Inouye set to undergo
shoulder surgery

Doctors at Walter Reed Army Medical Center in Washington, D.C., plan to partially replace U.S. Sen. Daniel K. Inouye's left shoulder in an operation set for Oct. 6.

Inouye's spokesman, Mike Yuen, noted in a news release yesterday that "Sen. Inouye's left arm and shoulder have done 'double duty' for more than five decades."

Inouye lost his right arm while leading an attack in Italy during the closing months of World War II. In the assault on April 20, 1945, Inouye, wounded in the arm, leg and stomach, killed 25 German soldiers and captured eight others, knocking out at least two machine gun emplacements. He was awarded the Distinguished Service Cross and later the Medal of Honor.

Inouye is expected to rehabilitate in the hospital for one or two weeks following the operation, technically called a shoulder hemiarthroplasty, according to Dr. John S. Xenos, director of adult reconstruction in Walter Reed's orthopedics department.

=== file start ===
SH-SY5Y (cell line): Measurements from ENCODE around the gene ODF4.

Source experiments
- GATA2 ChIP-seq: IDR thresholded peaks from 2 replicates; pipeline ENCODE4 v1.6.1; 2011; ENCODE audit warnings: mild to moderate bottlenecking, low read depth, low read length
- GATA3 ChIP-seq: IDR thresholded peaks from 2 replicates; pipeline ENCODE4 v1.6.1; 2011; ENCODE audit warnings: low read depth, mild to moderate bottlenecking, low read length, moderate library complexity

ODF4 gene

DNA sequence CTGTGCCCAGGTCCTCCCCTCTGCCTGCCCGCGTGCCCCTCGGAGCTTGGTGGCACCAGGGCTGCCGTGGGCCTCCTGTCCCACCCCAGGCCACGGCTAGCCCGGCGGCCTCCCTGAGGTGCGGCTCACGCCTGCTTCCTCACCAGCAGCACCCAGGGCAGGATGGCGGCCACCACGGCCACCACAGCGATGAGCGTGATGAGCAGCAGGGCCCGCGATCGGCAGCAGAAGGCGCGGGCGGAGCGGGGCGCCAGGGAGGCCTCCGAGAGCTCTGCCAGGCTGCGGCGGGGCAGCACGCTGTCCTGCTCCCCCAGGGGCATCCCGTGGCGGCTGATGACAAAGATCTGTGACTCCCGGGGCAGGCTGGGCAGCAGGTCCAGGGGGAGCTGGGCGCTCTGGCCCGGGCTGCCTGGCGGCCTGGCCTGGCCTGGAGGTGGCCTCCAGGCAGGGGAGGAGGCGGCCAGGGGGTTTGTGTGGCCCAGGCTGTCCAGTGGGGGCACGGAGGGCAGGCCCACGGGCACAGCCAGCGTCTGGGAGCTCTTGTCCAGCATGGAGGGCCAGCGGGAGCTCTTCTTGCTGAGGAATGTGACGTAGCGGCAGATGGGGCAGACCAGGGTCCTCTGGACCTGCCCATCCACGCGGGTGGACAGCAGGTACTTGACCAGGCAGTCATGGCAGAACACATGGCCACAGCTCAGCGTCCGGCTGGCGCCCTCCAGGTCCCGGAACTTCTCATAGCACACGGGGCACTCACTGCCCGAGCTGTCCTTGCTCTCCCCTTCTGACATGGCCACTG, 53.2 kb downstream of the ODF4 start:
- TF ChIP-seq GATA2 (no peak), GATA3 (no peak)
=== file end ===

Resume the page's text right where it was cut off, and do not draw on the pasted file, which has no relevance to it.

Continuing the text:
"Full recovery is expected by three months following the procedure, but he will likely be able to resume his usual duties within three to four weeks of the procedure," Xenos said.

Inouye, 79, said he plans to get back to work as soon as possible.

"I expect that after a few days, I will be able to carry on some of my official duties from my hospital bed, and soon afterward be able to get back to my office," Inouye said in the release.

Earlier this year, Inouye announced plans to run for re-election. He has served continuously in Washington since 1959 and in the Senate since 1962.

In 1998, he had operations to remove cataracts in both eyes, and shoulder surgery.


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